I'm sure it will look nice, but it will not be practical for cyclists.
Too narrow as a min you would need room for two people walking side by side and stopping looking at the view, while two riders from each direction try to squeeze past, and that's it its not busy.
and the steps and lift access, well it just nuts.

posted by Mart [110 posts]
7th December 2013 - 17:34


Narrow bridge with stairs? That's what they call a narrow pedestrian bridge with a lift that cyclists can use to push their bikes across!

The Human Cyclist A blog. Try it, you might like it...

sm's picture

posted by sm [374 posts]
7th December 2013 - 18:01


Gatesheads Millenium Bridge was meant to be cyclist one side pedestrian the other, from the start pedestrians ignored the signage and within two weeks the cycles only side was changed to shared use, still like that 13yrs later. Sad

onward ever onward

bikecellar's picture

posted by bikecellar [264 posts]
7th December 2013 - 20:07


The 2014 edition of the OED has under the entry, shared use; A system where people walk and cyclists push their bikes At Wits End


posted by FATBEGGARONABIKE [733 posts]
7th December 2013 - 20:26


If you're starting from scratch with a bridge that's meant to be for bikes, why would you design it like that? After crossing, you can use the "Thames cycle way" (ie the pavement along the embankment) where people taking the dog for a dump can tut at you for riding on the pavement and you can lose your wheel on a manhole cover and fall into the road. Just like Holland!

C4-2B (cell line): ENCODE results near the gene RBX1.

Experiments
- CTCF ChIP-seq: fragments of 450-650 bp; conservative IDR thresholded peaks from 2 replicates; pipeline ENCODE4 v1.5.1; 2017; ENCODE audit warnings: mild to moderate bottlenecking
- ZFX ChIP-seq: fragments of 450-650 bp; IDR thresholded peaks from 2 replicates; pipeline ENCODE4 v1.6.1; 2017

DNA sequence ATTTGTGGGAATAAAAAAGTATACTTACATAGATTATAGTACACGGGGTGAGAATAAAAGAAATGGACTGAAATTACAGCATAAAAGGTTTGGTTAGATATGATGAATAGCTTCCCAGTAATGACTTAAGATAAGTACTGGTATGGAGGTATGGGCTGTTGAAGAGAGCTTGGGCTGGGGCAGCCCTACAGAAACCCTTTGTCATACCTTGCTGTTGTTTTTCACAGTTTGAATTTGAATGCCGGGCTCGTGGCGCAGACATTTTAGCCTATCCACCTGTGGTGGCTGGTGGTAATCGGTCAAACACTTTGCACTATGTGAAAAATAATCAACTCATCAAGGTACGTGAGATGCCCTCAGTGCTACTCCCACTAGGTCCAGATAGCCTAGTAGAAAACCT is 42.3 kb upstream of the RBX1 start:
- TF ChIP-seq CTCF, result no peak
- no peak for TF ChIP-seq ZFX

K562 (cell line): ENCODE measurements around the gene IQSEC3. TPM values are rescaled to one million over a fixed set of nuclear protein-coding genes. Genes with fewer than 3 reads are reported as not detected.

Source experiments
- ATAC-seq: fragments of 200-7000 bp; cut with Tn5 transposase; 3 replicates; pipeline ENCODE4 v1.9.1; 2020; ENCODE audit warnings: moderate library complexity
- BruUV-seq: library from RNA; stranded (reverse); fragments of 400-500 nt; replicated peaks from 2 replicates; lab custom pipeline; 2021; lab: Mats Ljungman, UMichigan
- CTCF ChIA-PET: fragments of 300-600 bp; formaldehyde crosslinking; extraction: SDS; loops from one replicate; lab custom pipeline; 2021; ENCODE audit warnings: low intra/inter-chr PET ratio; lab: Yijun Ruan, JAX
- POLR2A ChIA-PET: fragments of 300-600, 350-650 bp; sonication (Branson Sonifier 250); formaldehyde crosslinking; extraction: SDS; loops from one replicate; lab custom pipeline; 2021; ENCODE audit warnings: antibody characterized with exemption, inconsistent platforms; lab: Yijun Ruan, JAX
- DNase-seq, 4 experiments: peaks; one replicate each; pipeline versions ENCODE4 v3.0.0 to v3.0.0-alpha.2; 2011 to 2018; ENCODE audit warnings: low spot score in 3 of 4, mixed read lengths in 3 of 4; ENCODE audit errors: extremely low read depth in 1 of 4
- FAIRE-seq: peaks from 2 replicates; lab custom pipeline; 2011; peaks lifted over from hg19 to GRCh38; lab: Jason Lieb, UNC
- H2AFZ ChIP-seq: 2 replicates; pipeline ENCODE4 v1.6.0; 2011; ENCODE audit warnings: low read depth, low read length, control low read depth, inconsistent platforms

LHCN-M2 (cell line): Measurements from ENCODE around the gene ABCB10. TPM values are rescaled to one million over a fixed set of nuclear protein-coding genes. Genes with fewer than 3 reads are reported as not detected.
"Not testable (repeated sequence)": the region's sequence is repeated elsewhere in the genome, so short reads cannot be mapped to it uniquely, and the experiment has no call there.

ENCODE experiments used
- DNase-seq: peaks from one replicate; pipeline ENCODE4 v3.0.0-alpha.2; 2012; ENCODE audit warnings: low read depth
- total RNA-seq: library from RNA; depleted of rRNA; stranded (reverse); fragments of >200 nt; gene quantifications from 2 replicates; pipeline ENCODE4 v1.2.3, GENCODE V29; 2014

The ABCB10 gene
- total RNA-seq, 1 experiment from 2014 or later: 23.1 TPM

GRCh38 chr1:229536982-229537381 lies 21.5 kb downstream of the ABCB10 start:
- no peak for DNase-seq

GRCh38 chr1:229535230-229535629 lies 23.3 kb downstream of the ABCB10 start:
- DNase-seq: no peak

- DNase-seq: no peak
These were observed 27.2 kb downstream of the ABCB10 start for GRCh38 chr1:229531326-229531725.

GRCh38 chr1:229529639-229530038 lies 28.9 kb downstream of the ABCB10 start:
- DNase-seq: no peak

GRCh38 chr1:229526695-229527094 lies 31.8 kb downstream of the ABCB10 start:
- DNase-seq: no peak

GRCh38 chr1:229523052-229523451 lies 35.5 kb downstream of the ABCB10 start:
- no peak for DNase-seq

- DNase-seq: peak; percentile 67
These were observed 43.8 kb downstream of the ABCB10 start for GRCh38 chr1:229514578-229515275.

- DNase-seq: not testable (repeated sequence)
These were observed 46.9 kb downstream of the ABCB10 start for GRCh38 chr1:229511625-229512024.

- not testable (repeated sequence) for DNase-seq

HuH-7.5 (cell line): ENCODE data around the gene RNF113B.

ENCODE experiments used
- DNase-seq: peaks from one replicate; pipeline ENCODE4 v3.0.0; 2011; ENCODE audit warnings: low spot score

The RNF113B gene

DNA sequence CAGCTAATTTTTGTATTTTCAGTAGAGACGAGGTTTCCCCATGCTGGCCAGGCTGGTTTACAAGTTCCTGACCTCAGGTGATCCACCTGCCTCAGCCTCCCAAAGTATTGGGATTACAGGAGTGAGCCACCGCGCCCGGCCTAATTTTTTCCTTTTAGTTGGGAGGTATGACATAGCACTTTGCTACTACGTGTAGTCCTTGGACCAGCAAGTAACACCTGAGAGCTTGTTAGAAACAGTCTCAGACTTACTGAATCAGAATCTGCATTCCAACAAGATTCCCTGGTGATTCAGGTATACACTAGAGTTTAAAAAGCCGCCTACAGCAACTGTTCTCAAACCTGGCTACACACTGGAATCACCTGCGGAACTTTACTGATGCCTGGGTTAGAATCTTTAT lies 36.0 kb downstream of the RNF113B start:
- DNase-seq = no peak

posted by deblemund [259 posts]
8th December 2013 - 21:25


Meanwhile, the proposed Hetherwick garden bridge at Temple has absolutely no provision planned for cyclists (you can comments on that in the current consultation). The cantilevers off the Hungerford Bridge are pedestrian only - again, you have to carry your bike up steps and walk it across.

On the Millenium footbridge you can at least wheel your bike up from the embankment, but still you have to push.

Further east, there is a serious dearth of river crossings of any kind, but what is proposed? A new ferry, and the Silvertown tunnel which will be motors only. Cyclists and pedestrians are offered only one option - the laughably named "Emirates Airline" cable car, for which you have to pay £3.40 each way. Perhaps Boris plans only motors for Silvertown because he is desperate to force some custom onto the airline as it is seeing its passenger numbers nosedive?

The only bridge currently with anything approaching cycling provision is Southwark Bridge, a road bridge with cycle paths behind high concrete kerbs. Even these weren't installed for cyclists though - their real purpose was to prevent coaches parking on the bridge, apparently because the structure was not considered strong enough to support all that weight. Didn't stop the City of London spending an entire year's LCN grant from TfL, £200k on it though. (Actually, like all City cycling projects, the budget was split fairly evenly htree ways, between consultants reports, a raid to pay City highways dept salaries which should have been funded by the City's own humungous tax income, and shovels on ground).

Meanwhile, on all the other road bridges, cyclists outnumber all private cars and taxis combined in rush hour, and in some cases outnumber all motor traffic. Shame they are still so unsafe.

posted by Paul M [343 posts]
8th December 2013 - 23:42